Heavy ions could radically improve radiation therapy for treatment of pancreatic cancer and other difficult-to-treat tumors if researchers can better understand how the ions work against cancer.
A new instrument at Columbia University will help scientists uncover the full potential of heavy ion radiation therapy. The linac (linear accelerator) booster, supported by grants from New York’s Empire State Development and the National Cancer Institute, establishes Columbia as the first institution in the United States with an instrument dedicated to research on heavy ion radiation therapy.
“Carbon and other heavy ions may offer important advantages over conventional radiation therapy in treating pancreatic and other types of cancer, but the biology underlying its efficacy is not well understood,” says David Brenner, PhD, Higgins Professor of Radiation Biophysics and director of the Center for Radiological Research at Columbia University’s Vagelos College of Physicians and Surgeons. “Thanks to generous grants from the state and National Cancer Institute, scientists at Columbia and other cancer research institutions will help us answer some longstanding questions about the mechanisms underlying the antitumor effects of heavy ions in an effort to develop more effective therapies for hard-to-treat cancers.”
Interest in heavy ion radiotherapy is growing
Conventional radiation therapy mainly uses photons—weightless particles of light—to damage the DNA in tumor cells. The photons are generated in a linac, which then directs a beam of photons toward the cancer. But because photons are so light, they release energy in healthy tissue en route to their target. And the deeper a tumor it is, the less radiation it may receive.
An alternative type of radiotherapy that uses heavy ions—electrically charged particles such as carbon, helium, or lithium—may have superior tumor-killing effects and less impact on nearby tissues.
“Because these ions are more massive, they deposit energy in a more concentrated way than photons and may be able to kill tumor cells more effectively than photons, while producing fewer effects on nearby healthy cells,” says Guy Garty, PhD, associate professor of radiation oncology and director of the Radiological Research Accelerator Facility (RARAF) at Columbia University Vagelos College of Physicians and Surgeons.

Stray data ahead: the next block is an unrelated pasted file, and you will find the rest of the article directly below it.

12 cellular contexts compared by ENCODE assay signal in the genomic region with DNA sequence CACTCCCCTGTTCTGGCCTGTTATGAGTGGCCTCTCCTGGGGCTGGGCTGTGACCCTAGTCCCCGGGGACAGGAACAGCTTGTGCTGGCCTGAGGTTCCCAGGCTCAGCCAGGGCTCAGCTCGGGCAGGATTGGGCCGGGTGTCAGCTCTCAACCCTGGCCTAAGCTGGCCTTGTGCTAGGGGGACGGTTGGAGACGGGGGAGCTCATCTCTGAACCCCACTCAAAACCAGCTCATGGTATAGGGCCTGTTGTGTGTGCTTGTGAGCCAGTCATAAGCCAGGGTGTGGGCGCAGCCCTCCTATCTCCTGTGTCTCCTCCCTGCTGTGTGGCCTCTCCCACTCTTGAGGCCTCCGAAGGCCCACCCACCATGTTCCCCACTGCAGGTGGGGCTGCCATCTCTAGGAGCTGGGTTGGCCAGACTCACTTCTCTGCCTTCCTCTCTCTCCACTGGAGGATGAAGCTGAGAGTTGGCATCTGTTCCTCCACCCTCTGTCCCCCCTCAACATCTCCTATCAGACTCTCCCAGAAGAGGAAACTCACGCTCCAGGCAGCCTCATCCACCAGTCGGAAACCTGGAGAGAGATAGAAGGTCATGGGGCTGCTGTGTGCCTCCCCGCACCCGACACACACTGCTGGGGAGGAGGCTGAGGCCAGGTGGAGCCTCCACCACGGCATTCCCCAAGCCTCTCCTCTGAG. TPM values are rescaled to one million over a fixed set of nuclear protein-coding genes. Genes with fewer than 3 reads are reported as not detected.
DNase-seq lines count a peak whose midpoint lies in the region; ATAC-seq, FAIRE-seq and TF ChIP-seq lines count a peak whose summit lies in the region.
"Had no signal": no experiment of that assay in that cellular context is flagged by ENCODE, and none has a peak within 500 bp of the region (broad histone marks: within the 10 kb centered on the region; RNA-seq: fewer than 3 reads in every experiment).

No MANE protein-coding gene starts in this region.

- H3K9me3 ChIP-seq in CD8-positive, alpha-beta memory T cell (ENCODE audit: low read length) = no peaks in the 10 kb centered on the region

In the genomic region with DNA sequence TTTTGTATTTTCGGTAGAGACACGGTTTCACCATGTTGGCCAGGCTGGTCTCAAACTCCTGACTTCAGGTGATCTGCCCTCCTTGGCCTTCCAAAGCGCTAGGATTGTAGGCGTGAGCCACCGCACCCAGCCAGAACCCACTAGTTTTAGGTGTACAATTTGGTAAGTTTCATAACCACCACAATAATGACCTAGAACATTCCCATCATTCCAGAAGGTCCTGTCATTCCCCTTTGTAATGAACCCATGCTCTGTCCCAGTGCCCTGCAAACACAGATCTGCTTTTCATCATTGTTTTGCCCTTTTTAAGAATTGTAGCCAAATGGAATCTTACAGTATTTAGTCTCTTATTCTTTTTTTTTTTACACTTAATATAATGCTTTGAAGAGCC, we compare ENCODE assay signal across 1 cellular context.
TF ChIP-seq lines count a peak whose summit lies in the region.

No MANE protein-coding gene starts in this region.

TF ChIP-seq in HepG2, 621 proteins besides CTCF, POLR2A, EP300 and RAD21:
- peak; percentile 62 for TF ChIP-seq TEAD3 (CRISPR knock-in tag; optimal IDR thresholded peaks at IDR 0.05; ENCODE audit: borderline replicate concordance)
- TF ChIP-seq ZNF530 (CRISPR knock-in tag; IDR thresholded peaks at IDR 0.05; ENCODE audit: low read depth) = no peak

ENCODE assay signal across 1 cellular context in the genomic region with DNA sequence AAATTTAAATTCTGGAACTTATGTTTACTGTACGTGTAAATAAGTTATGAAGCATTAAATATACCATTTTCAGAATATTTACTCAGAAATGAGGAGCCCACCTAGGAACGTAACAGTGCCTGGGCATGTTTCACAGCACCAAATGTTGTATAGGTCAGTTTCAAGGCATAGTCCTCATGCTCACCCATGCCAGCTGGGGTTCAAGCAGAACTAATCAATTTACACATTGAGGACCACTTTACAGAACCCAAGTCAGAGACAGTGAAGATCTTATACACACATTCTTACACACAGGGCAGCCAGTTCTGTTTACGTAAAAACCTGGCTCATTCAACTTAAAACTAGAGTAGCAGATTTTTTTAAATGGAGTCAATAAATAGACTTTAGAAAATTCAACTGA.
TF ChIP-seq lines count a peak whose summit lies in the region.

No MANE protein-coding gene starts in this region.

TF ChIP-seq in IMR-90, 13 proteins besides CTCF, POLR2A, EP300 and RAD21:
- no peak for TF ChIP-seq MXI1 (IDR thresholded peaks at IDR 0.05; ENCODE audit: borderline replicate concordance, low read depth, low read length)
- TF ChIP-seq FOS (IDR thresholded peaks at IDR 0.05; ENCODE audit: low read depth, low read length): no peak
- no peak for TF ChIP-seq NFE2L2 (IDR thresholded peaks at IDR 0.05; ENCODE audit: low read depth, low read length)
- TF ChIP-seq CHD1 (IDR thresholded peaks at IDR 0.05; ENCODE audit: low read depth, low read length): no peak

There are currently 13 centers outside of the United States treating patients with carbon ion radiation therapy. Safety and efficacy data from these centers show that radiotherapy with carbon ions for some hard-to-treat tumors is promising.
Carbon and other heavy ions also may trigger some sort of immune response and may help attack cancer cells that have spread to other parts of the body.
“Until now, we have only been able to study the effects of heavy ions in single layers of cancer cells,” Garty adds, “but to understand all of the biological effects and optimize the treatment, we need to study heavy ions in three-dimensional tumor models or living tissue.”
Booster lets ions 'surf' to pick up speed
To conduct such studies, a more powerful linac is needed to propel carbon and other heavy ions deeper into tissue.
The linac booster—a two-meter-long series of copper tubes fitted onto the end of the RARAF accelerator—takes advantage of the electrical charge of the ions to help them pick up speed. As the ions fly through the booster, they travel through sections that alternate between those with a positive electrical charge and no charge.
“The fields look like waves, and the ions keep riding on the positive edge of the waves like a surfer,” Garty says. “Each time they pass through an electrical field, they get a kick that allows them to travel faster and faster. The booster basically doubles the energy of the particles coming out of the linac and triples their range in tissue.”
Studies will focus on hard-to-treat tumors
While some carbon ion facilities are planned for the United States, it’s possible that lighter ions may be capable of producing the same biological effects.
“One of our goals is to see if the effects we see with carbon ions can be reproduced with lighter ions, such as helium or lithium,” Brenner says. “Carbon ion accelerators are prohibitively expensive and require a huge amount of space, but if you had a lighter ion that could do the same job, then the price and size of the accelerator would be an order of magnitude less and it would easily fit into a radiation oncology department.”
Currently, researchers at Columbia are planning to study the effects of heavy ions in preclinical models of pancreatic, breast, esophageal, melanoma, and prostate tumors.
Columbia University Irving Medical Center provides international leadership in basic, preclinical, and clinical research; medical and health sciences education; and patient care. The medical center trains future leaders and includes the dedicated work of many physicians, scientists, public health professionals, dentists, and nurses at the Vagelos College of Physicians and Surgeons, the Mailman School of Public Health, the College of Dental Medicine, the School of Nursing, the biomedical departments of the Graduate School of Arts and Sciences, and allied research centers and institutions. Columbia University Irving Medical Center is home to the largest medical research enterprise in New York City and State and one of the largest faculty medical practices in the Northeast. For more information, visit cuimc.columbia.edu or columbiadoctors.org.